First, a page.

#ClassicsaDay #Summerof78s Week 4

Classical music performers have been recording for over a century. The Classics a Day team declares July the Summer of 78. Or rather, the summer of 78s. For July, post recordings that were originally issued on 78 rpm discs.

Many legendary performances have been captured on 78 rpm. And more than a few 20th Century composers playing or conducting their own music. Here are my postings for the fourth and final week of #Summerof78s.

07/25/22 Giacomo Puccini: “Un bel di vedremo” from Madama Butterfly
Rosa Ponselle, soprano

Ponselle made this recording in 1919 for Columbia. It’s important to remember that the composer, Giacomo Puccini was still alive at the time.

 

07/26/22 Modeste Mussorgsky: Boris Godunov
Feodor Chaliapin, bass

Chaliapin championed Russian opera on his tours of Europe and America. He recorded these excerpts in the mid-1930s. The US label Stinson licensed Soviet recordings for reissue and Western distribution.

 

07/27/22 Johannes Brahms: Hungarian Dance No. 5
Philadelphia Orchestra; Leopold Stokowski, conductor

This ground-breaking 78 was the first for the PO and Stokowski with Columbia. Unlike other conductors, Stokie didn’t compromise to accommodate the limits of recording technology. He insisted that all 90+ players perform rather than a smaller core ensemble.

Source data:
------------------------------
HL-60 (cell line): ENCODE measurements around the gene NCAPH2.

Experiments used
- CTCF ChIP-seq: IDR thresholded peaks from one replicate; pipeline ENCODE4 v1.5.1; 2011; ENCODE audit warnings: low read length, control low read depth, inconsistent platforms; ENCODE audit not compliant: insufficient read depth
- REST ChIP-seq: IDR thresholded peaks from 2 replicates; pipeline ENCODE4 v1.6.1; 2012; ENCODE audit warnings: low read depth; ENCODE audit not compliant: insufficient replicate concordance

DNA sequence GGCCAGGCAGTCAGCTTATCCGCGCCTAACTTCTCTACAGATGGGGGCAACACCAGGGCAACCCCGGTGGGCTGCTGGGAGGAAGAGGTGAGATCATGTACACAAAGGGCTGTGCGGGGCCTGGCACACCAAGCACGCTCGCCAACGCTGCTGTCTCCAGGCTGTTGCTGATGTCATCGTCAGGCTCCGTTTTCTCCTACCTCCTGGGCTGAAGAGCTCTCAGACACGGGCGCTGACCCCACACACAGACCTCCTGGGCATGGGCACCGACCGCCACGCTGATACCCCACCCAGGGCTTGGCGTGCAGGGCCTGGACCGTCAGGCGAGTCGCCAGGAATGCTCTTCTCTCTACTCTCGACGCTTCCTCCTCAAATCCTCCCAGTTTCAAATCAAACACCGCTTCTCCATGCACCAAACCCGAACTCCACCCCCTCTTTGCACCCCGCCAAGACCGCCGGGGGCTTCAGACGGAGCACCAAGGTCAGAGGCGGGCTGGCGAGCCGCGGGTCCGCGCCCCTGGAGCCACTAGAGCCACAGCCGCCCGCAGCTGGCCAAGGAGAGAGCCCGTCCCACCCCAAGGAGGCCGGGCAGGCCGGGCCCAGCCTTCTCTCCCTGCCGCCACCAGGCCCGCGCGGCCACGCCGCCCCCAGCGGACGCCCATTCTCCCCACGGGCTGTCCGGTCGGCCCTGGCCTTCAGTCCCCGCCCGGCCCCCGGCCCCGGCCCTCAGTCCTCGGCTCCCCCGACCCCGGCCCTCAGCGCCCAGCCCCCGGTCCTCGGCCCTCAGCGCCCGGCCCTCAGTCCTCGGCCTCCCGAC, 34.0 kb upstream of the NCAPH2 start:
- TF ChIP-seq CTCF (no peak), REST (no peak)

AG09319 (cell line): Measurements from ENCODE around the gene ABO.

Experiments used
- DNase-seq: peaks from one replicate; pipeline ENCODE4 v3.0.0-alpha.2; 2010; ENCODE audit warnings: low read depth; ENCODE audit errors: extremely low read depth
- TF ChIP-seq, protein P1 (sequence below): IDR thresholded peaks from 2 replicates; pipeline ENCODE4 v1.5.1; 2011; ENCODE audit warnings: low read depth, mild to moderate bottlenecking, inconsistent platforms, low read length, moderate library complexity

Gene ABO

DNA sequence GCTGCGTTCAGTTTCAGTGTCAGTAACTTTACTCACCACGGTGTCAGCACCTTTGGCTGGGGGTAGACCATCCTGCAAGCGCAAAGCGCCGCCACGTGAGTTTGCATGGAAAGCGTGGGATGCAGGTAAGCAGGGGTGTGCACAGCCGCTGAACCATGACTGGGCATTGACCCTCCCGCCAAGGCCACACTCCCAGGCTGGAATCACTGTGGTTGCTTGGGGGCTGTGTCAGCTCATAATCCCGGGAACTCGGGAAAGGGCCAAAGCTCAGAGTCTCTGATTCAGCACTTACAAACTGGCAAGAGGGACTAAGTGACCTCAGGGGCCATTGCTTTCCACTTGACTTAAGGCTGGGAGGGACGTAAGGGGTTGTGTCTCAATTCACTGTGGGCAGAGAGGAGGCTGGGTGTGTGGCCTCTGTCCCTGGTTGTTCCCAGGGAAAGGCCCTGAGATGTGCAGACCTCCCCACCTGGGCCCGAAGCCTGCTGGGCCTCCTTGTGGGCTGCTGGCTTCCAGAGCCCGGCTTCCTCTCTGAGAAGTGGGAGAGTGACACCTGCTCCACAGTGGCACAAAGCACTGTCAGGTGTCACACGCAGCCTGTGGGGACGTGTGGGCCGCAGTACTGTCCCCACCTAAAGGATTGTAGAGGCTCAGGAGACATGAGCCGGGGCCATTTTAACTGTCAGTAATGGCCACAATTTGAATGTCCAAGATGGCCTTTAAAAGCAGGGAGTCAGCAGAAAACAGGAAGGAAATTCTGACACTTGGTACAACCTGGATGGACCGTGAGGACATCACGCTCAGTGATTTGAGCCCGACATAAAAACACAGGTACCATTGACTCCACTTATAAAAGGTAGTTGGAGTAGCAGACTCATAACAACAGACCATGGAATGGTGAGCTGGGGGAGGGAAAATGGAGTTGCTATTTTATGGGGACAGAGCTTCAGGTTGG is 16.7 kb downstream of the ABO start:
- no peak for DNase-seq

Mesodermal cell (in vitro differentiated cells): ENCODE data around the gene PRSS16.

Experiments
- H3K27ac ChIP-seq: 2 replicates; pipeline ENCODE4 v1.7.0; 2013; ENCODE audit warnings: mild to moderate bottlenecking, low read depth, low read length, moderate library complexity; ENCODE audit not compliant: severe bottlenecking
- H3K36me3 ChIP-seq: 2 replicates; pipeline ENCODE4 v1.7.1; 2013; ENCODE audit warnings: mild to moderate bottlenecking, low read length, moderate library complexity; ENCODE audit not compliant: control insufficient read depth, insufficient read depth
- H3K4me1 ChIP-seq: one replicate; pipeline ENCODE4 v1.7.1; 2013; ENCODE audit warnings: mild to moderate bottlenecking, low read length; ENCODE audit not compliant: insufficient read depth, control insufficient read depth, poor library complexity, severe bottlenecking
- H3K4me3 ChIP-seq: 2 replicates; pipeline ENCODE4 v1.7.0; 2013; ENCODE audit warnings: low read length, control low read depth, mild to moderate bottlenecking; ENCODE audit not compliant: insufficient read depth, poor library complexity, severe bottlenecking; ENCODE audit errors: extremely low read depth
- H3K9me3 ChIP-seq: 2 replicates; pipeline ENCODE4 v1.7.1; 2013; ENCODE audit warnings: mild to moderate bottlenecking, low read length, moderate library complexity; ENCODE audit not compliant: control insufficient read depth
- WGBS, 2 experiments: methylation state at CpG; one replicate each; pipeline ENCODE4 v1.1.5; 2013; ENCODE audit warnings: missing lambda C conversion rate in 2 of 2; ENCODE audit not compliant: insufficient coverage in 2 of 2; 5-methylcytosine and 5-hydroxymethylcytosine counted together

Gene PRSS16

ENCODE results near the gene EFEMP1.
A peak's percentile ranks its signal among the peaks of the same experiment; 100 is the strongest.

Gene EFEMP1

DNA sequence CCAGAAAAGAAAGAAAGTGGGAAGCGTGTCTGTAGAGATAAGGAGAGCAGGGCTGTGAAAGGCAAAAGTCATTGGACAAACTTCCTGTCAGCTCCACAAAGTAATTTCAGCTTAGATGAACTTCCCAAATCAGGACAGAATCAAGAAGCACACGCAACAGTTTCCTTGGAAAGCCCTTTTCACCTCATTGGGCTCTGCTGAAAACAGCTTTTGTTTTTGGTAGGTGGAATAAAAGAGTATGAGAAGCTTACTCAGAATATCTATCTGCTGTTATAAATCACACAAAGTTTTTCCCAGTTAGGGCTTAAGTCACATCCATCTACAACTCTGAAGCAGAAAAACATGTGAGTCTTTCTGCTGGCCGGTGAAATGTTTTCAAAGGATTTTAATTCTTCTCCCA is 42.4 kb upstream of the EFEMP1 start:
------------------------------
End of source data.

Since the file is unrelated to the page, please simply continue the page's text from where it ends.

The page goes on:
07/28/22 Russian Christmas Music (arr. Stokowski)
Philadelphia Orchestra; Leopold Stokowski, conductor

Stokowski was known for his transcriptions and arrangements as much as he is for his conducting. This is an arrangement of a carol originally ascribed to Ippolitov-Ivanov.

 

07/29/22 Johannes Brahms: Symphony No. 4
Berlin State Opera Orchestra; Max Feidler, conductor

Conductor and pianist Max Fiedler almost exclusively recorded Brahms. He knew the composer personally and had attended concerts of Brahms conducting his own works. These recordings were made by Polydor in 1930.

 

Next month: Fun in the Sun

 

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